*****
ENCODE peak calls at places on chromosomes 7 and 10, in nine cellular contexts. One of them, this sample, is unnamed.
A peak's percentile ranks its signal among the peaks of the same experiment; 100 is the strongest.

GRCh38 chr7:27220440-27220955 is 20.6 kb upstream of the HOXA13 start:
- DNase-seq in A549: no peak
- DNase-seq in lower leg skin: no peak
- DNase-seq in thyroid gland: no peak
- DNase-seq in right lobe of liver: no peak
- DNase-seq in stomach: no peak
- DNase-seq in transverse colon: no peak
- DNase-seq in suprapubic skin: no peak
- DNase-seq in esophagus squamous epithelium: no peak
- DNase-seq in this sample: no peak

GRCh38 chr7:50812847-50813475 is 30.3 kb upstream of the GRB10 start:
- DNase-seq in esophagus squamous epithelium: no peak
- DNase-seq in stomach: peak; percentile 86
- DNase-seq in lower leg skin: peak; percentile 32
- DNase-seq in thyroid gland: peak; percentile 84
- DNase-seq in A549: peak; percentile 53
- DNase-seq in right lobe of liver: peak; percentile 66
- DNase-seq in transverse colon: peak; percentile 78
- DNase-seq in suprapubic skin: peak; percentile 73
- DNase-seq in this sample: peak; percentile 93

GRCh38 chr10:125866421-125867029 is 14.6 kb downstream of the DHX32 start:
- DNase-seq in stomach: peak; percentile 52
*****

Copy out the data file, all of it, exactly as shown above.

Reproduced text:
ENCODE peak calls at places on chromosomes 7 and 10, in nine cellular contexts. One of them, this sample, is unnamed.
A peak's percentile ranks its signal among the peaks of the same experiment; 100 is the strongest.

GRCh38 chr7:27220440-27220955 is 20.6 kb upstream of the HOXA13 start:
- DNase-seq in A549: no peak
- DNase-seq in lower leg skin: no peak
- DNase-seq in thyroid gland: no peak
- DNase-seq in right lobe of liver: no peak
- DNase-seq in stomach: no peak
- DNase-seq in transverse colon: no peak
- DNase-seq in suprapubic skin: no peak
- DNase-seq in esophagus squamous epithelium: no peak
- DNase-seq in this sample: no peak

GRCh38 chr7:50812847-50813475 is 30.3 kb upstream of the GRB10 start:
- DNase-seq in esophagus squamous epithelium: no peak
- DNase-seq in stomach: peak; percentile 86
- DNase-seq in lower leg skin: peak; percentile 32
- DNase-seq in thyroid gland: peak; percentile 84
- DNase-seq in A549: peak; percentile 53
- DNase-seq in right lobe of liver: peak; percentile 66
- DNase-seq in transverse colon: peak; percentile 78
- DNase-seq in suprapubic skin: peak; percentile 73
- DNase-seq in this sample: peak; percentile 93

GRCh38 chr10:125866421-125867029 is 14.6 kb downstream of the DHX32 start:
- DNase-seq in stomach: peak; percentile 52